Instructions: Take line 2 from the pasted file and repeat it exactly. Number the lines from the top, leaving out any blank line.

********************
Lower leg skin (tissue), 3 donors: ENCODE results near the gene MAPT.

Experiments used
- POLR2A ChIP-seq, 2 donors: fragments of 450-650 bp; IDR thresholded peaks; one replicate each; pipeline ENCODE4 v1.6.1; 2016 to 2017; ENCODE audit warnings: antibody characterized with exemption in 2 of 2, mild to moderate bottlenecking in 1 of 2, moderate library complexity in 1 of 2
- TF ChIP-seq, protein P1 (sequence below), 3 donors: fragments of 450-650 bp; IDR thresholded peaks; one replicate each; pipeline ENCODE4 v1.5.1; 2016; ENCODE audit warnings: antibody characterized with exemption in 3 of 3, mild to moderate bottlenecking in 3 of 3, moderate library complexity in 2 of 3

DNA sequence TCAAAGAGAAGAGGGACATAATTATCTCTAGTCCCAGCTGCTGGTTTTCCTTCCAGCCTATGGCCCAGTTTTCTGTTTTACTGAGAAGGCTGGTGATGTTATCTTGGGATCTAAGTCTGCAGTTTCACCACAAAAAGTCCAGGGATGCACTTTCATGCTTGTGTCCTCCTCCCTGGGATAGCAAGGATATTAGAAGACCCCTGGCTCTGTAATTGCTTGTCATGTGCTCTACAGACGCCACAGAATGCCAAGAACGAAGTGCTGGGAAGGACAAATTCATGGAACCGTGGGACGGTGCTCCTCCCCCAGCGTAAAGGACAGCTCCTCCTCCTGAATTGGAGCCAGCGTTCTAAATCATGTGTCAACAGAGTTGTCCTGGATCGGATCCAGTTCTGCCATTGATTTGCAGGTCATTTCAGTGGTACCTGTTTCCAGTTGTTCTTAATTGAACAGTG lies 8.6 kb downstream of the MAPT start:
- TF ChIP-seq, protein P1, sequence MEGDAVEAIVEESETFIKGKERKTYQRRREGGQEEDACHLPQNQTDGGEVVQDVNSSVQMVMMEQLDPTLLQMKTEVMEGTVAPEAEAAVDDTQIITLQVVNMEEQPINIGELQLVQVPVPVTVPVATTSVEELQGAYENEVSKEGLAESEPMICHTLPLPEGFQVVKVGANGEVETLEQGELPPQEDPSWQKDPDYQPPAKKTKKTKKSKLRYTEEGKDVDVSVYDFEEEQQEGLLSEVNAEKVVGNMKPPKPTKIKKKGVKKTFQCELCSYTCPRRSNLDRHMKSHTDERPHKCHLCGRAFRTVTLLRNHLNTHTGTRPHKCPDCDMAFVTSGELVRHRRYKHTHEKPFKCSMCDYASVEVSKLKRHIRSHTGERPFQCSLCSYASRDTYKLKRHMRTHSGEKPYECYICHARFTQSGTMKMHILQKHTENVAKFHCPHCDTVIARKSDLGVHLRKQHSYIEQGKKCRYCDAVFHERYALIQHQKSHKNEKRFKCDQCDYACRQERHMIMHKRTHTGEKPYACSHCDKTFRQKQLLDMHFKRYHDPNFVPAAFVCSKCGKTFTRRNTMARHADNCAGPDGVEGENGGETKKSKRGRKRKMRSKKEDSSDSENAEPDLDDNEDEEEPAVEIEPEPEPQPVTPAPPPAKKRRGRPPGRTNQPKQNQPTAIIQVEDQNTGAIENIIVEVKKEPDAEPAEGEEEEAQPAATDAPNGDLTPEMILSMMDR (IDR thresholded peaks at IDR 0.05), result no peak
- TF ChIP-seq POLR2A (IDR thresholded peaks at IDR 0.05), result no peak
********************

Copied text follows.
Experiments used